You’ve got a few options but the two most popular ways are talking through a microphone and playing a familiar song or two from your mp3 player.
Your own voice through a microphone
Which ever sound source you choose for your reference point it needs to be something you’re familiar with. Something you’re very familiar with is the sound of your own voice. If you’re going to talk through the PA then you’ll need to plug the microphone directly into the mixing desk, preferably the one the lead singer is going to use, so you can tweak the EQ while you speak, searching for frequencies that either sound too prominent or want to feedback. You can do this by quickly moving faders on the graphic up a few dB, 6 or 9 is usually enough, and when you find one that either leaps out (making your voice sound odd) or begins to squeal reduce it a few dB below the flat or ‘0’ position. I’d suggest 3dB to start with, more if you think it’s necessary. Be mindful that the faders on the graphic are volume controls, very specific volume controls, and if you cut a lot of frequencies by large amounts you may find the PA or parts of the PA aren’t loud enough when the band starts playing.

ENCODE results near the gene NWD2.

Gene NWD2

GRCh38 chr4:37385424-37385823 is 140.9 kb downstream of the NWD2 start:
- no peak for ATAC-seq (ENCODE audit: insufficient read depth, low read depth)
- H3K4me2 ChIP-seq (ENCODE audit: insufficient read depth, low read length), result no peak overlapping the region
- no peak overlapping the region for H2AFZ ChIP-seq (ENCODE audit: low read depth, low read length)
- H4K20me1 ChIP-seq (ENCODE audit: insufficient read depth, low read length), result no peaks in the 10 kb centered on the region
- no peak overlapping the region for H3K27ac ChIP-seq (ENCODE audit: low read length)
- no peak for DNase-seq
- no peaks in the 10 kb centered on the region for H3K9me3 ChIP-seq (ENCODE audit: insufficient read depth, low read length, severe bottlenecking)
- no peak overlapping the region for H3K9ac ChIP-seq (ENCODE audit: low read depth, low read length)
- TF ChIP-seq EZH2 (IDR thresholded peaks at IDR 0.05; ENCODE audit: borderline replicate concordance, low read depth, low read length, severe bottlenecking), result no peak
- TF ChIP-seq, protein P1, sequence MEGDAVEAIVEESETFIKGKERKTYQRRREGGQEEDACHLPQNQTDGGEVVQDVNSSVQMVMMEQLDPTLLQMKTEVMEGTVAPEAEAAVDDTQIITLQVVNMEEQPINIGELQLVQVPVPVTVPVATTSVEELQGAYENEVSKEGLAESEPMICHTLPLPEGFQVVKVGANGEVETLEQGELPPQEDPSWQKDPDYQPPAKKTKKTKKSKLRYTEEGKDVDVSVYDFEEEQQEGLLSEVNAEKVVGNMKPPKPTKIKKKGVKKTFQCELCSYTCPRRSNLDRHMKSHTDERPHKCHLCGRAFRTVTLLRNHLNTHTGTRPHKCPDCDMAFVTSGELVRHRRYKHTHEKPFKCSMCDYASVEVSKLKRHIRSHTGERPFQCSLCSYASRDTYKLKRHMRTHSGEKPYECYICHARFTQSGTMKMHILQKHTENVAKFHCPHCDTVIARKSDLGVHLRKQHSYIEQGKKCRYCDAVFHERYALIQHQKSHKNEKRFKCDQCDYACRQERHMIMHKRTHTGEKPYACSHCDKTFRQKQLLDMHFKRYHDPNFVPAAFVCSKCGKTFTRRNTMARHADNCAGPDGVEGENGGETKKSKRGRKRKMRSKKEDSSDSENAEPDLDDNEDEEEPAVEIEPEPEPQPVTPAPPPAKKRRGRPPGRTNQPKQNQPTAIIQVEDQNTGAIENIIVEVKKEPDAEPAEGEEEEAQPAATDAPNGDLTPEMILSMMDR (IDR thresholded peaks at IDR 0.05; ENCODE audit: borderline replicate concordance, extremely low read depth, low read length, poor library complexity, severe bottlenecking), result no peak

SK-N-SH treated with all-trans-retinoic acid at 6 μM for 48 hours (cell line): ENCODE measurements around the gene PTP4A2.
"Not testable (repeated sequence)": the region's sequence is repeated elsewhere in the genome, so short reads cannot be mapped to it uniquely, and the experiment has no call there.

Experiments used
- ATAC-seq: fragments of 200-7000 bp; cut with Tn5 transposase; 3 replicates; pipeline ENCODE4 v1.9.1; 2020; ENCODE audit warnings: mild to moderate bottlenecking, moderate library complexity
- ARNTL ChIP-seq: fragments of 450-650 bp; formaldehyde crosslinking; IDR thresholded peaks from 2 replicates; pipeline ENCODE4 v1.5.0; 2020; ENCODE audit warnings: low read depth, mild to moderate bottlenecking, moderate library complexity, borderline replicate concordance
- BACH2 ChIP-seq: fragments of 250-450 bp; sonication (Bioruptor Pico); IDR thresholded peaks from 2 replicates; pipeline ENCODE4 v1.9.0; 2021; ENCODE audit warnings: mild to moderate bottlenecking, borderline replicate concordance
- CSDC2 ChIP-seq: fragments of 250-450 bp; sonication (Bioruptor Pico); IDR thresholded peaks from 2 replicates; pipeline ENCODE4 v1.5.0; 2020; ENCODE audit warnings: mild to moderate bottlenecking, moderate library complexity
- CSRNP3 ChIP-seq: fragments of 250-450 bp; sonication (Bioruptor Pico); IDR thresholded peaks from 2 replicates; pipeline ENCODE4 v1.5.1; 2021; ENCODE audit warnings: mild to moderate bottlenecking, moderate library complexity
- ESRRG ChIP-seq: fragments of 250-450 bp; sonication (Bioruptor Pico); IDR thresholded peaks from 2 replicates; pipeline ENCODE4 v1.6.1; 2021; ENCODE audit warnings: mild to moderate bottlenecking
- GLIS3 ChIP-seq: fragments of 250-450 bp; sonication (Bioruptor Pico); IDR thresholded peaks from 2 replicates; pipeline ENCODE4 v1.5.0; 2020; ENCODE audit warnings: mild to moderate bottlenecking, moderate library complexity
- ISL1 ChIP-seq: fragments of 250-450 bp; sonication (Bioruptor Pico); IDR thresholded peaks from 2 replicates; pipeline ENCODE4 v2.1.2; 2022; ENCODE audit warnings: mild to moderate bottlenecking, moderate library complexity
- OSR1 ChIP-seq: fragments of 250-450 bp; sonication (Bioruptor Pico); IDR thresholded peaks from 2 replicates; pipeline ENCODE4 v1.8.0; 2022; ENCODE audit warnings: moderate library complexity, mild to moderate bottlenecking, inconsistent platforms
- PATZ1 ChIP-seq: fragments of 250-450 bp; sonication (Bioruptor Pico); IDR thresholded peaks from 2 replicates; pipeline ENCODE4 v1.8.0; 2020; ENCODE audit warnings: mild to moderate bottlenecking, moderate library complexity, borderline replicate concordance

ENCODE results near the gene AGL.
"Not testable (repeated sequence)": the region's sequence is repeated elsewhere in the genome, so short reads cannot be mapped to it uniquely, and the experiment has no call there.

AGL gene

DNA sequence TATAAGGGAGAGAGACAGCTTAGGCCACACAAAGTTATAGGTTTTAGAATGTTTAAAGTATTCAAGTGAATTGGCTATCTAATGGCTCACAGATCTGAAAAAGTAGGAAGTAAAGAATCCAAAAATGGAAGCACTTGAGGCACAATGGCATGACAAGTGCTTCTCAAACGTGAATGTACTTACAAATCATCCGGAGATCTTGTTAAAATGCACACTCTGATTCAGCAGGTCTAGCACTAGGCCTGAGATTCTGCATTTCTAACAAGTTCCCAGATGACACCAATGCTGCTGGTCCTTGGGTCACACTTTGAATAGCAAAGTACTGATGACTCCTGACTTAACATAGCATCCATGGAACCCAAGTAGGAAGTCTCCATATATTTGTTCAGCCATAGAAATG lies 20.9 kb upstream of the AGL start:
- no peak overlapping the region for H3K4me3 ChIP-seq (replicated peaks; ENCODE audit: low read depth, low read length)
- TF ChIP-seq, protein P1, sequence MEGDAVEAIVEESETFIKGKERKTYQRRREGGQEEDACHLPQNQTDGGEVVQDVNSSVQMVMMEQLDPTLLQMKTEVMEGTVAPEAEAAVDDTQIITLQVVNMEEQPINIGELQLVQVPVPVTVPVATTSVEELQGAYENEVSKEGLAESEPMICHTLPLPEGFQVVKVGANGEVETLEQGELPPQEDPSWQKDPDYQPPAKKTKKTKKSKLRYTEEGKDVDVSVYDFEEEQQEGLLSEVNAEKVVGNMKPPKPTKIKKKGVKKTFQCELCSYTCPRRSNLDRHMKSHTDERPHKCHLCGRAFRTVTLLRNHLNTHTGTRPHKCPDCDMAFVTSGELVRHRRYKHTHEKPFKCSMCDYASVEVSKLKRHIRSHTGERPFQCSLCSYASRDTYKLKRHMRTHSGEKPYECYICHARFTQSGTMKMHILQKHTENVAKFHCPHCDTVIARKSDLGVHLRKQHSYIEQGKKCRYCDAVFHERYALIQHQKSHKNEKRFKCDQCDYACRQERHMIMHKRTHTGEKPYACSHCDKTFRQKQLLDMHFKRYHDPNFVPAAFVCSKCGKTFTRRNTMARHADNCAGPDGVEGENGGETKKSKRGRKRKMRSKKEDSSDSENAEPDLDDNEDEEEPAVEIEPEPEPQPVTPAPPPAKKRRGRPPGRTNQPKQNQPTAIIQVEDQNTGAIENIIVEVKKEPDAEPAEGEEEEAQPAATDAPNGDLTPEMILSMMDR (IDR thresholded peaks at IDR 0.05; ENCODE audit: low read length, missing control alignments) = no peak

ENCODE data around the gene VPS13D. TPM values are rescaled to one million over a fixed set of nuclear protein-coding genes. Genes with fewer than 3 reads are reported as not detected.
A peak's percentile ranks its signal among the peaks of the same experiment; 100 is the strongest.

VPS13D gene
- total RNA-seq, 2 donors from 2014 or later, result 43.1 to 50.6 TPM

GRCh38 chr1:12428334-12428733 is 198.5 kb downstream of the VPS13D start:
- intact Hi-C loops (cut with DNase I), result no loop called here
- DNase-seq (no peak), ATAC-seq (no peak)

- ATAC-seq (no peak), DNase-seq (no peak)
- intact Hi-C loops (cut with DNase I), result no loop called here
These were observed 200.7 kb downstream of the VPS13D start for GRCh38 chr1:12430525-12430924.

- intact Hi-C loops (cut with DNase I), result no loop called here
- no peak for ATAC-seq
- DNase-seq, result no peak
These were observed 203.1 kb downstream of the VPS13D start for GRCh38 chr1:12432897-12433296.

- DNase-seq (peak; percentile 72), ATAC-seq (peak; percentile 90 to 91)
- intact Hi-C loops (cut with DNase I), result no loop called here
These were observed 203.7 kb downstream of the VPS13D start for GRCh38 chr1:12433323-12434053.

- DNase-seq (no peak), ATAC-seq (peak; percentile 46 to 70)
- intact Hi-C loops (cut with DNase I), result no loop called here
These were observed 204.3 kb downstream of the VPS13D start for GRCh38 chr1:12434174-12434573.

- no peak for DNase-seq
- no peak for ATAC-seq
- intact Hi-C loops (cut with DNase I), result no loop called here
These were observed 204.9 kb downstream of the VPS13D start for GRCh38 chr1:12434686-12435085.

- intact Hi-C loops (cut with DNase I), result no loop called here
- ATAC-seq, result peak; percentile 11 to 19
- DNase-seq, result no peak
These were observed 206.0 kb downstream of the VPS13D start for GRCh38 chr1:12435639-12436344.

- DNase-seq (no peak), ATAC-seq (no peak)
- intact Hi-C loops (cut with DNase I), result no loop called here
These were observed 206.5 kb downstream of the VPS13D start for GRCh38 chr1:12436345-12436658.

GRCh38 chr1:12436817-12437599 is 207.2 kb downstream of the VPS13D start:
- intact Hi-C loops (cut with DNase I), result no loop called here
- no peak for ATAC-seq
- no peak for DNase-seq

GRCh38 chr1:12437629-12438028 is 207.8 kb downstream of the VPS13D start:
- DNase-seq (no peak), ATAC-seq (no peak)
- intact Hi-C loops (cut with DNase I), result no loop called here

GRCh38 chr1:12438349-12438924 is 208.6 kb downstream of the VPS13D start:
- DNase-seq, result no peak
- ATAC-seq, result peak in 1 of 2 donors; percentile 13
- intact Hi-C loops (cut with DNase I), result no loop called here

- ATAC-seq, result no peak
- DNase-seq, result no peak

Once you’ve been through the spectrum and you’re happy with your setting it pays to walk the room while you talk through the microphone so you hear what the audience are going to hear. Oddly, it’s not very often you’ll find a mixing desk in an optimum listening position in a room so familiarizing yourself with the audiences point-of-view is a good idea. This also gives you a chance to hear the anomalies of the room and/or the PA system.
If you can stand in the middle of the room talking loudly through the microphone and your voice sounds full spectrum, balanced and with no feedback then you’ve probably done the best you can.